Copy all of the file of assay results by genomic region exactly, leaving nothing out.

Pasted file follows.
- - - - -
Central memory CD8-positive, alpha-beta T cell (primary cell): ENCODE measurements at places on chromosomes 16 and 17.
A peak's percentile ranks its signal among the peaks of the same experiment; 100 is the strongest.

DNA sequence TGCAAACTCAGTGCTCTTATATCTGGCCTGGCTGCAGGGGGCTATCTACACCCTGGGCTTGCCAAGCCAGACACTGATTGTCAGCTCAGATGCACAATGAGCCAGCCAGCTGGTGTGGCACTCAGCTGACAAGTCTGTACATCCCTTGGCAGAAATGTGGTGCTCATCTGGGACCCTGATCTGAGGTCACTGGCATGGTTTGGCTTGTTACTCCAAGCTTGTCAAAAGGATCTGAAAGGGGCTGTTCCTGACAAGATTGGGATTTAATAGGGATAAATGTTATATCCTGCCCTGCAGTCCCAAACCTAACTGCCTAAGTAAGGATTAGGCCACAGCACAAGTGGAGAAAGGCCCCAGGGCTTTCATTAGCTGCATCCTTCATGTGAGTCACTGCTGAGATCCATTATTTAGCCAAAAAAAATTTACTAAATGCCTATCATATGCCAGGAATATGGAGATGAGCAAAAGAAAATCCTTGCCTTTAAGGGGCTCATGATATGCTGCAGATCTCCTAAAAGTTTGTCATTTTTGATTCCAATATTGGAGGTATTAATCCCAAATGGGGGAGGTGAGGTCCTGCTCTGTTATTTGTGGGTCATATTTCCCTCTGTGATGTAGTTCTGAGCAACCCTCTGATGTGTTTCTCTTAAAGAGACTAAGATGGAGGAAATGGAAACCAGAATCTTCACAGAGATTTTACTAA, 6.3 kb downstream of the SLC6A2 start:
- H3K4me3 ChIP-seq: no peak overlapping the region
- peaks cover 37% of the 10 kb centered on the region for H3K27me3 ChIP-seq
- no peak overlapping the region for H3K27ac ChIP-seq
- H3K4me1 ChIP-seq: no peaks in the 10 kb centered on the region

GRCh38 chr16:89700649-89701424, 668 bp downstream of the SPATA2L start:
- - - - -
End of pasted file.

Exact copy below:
Central memory CD8-positive, alpha-beta T cell (primary cell): ENCODE measurements at places on chromosomes 16 and 17.
A peak's percentile ranks its signal among the peaks of the same experiment; 100 is the strongest.

DNA sequence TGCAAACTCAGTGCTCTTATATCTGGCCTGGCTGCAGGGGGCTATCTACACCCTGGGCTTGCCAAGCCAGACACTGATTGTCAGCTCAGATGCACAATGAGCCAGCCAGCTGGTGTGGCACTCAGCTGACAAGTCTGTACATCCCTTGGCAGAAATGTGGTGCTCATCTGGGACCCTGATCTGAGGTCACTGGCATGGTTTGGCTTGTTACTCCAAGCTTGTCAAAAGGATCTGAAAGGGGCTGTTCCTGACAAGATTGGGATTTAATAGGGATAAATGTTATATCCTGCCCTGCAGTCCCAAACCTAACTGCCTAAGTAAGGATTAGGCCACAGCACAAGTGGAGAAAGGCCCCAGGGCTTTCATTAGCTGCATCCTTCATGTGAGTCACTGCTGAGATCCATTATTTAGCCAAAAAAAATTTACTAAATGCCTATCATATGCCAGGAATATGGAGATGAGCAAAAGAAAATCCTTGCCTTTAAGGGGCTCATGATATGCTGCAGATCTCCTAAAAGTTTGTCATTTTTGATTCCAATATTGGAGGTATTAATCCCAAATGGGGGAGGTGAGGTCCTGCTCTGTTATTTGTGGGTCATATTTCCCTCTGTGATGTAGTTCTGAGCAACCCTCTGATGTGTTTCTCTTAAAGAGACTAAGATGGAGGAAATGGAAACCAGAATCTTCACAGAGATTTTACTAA, 6.3 kb downstream of the SLC6A2 start:
- H3K4me3 ChIP-seq: no peak overlapping the region
- peaks cover 37% of the 10 kb centered on the region for H3K27me3 ChIP-seq
- no peak overlapping the region for H3K27ac ChIP-seq
- H3K4me1 ChIP-seq: no peaks in the 10 kb centered on the region

GRCh38 chr16:89700649-89701424, 668 bp downstream of the SPATA2L start: